tech tips for writers

Tech Tip for Writers #126: Why Use Airplane Mode?

Tech Tips for Writers is an occasional post on overcoming Tech Dread. I’ll cover issues that friends, both real-time and virtual, have shared. Feel free to post a comment about a question you have. I’ll cover it in a future Tip.

I was flying cross country to visit my daughter in Maryland a while ago. I’d stocked my phone with Kindle books so was rather enjoying the flight, ignoring everything but the joy of reading. As the hours passed, I noticed my battery drop precipitously until I began to worry I wouldn’t have enough power to call her upon landing. Being a total nerd, I’d prepared for that by bringing my iPad, fully charged, with a Kindle reader.

When I got there, my daughter explained ‘airplane mode‘ to me so I wouldn’t worry about running out of battery ever again (she’s as much of a nerd as I am).

Because its primary purpose is to place calls, my phone constantly searches for internet connections in case I want to dial out. Sure that uses battery power but since the closest cell tower typically is quickly found, the affect is minimal. In the air, not so much (no satellite phones here). Airplane mode stops your phone from searching for an internet connection. If you don’t use it on a long flight, you’ll find your battery drained by the time you land because your phone ran through its power searching constantly for a signal that didn’t exist.

If you’re not flying but know you aren’t using the internet for a period of time, switch your phone to airplane mode. It’ll save your battery.

More tech tips for writers:

Editing is Easier When It’s Done Digitally

What the Heck Does ‘Print Screen’ Do?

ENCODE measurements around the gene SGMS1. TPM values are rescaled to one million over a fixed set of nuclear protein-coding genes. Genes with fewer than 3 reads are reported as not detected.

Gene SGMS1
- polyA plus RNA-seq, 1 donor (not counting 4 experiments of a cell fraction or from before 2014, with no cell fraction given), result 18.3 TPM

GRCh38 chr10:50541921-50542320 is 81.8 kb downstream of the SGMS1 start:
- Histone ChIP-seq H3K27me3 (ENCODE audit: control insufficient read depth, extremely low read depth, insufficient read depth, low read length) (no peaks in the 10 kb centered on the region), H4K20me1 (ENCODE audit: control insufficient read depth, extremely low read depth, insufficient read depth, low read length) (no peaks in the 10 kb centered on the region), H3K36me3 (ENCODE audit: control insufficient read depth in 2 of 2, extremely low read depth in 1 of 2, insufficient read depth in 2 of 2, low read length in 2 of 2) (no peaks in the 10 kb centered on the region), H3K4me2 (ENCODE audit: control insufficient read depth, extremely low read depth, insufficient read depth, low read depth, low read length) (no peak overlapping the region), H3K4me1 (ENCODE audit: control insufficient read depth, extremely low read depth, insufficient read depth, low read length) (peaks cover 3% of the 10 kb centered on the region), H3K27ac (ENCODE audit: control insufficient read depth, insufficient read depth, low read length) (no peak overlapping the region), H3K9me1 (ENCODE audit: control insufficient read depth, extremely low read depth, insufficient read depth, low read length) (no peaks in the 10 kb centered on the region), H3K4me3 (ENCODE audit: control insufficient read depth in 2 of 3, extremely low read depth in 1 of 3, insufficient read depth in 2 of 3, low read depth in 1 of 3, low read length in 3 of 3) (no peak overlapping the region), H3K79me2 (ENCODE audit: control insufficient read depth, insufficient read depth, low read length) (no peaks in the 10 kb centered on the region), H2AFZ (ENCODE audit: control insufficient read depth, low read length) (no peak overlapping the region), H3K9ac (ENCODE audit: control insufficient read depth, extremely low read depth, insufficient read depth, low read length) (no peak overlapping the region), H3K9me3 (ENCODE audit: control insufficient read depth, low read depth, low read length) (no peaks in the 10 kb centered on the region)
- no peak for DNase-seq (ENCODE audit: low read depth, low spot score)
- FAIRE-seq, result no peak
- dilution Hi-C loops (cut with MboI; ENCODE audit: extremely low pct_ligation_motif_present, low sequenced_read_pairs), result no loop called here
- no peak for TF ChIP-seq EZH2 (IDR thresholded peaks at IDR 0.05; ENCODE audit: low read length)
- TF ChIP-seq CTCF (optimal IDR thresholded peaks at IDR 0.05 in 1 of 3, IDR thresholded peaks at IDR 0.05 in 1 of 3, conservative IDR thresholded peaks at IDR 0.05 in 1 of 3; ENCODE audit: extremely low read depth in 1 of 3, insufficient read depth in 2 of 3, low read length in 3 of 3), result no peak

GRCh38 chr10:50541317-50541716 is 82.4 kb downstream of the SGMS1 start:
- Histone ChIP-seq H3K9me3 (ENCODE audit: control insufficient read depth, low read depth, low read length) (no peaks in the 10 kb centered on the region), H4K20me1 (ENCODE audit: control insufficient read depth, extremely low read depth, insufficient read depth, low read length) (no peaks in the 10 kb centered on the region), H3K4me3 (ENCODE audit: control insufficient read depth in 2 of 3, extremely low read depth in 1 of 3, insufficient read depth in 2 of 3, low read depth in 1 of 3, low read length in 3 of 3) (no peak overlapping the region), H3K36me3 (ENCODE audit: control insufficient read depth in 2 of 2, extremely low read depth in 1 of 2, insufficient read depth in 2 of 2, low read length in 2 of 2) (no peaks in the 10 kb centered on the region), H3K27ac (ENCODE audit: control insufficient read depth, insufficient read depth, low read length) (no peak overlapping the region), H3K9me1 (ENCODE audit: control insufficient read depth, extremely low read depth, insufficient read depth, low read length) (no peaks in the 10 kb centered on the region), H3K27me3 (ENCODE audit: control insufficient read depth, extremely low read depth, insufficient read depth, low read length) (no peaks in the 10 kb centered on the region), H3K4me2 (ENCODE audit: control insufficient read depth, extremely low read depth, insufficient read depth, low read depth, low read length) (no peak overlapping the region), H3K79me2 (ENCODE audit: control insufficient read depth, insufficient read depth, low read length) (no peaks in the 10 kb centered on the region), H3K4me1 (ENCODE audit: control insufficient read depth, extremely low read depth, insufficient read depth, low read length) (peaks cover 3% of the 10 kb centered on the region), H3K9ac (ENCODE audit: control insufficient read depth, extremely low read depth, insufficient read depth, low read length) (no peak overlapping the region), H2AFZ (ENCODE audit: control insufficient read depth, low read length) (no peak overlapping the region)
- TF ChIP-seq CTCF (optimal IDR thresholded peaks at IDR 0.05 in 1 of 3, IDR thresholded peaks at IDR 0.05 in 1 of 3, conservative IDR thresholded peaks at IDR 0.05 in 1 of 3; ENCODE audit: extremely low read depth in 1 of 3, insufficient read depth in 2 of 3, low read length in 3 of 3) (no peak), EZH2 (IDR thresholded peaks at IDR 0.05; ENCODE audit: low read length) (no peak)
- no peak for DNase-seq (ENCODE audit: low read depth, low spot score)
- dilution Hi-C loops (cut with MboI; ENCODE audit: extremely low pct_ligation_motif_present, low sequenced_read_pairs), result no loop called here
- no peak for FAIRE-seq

Sound Doesn’t Work?


Jacqui Murray is the author of the popular Building a Midshipman, the story of her daughter’s journey from high school to United States Naval Academy, and the thrillers, To Hunt a Sub and  Twenty-four DaysShe is also the author/editor of over a hundred books on integrating tech into education, adjunct professor of technology in education, webmaster for four blogs, an Amazon Vine Voice book reviewer,  a columnist for TeachHUB, monthly contributor to Today’s Author and a freelance journalist on tech ed topics. You can find her books at her publisher’s website, Structured Learning.

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69 thoughts on “Tech Tip for Writers #126: Why Use Airplane Mode?

  1. I found out about airplane mode when my OCD will kick in when it came to having my phone fully charged, I installed an app called Battery Doctor, and it have advice to help you save power, and it mentioned that your device will drain your battery looking for a signal, and switch it to airplane mode. I did that when I was in school and have poor reception in certain spots

    Liked by 2 people

  2. I just had to google this, and found that phones potentially have the ability to interfere with airplane equipment but in likelihood they don’t.
    It seems airlines are using caution.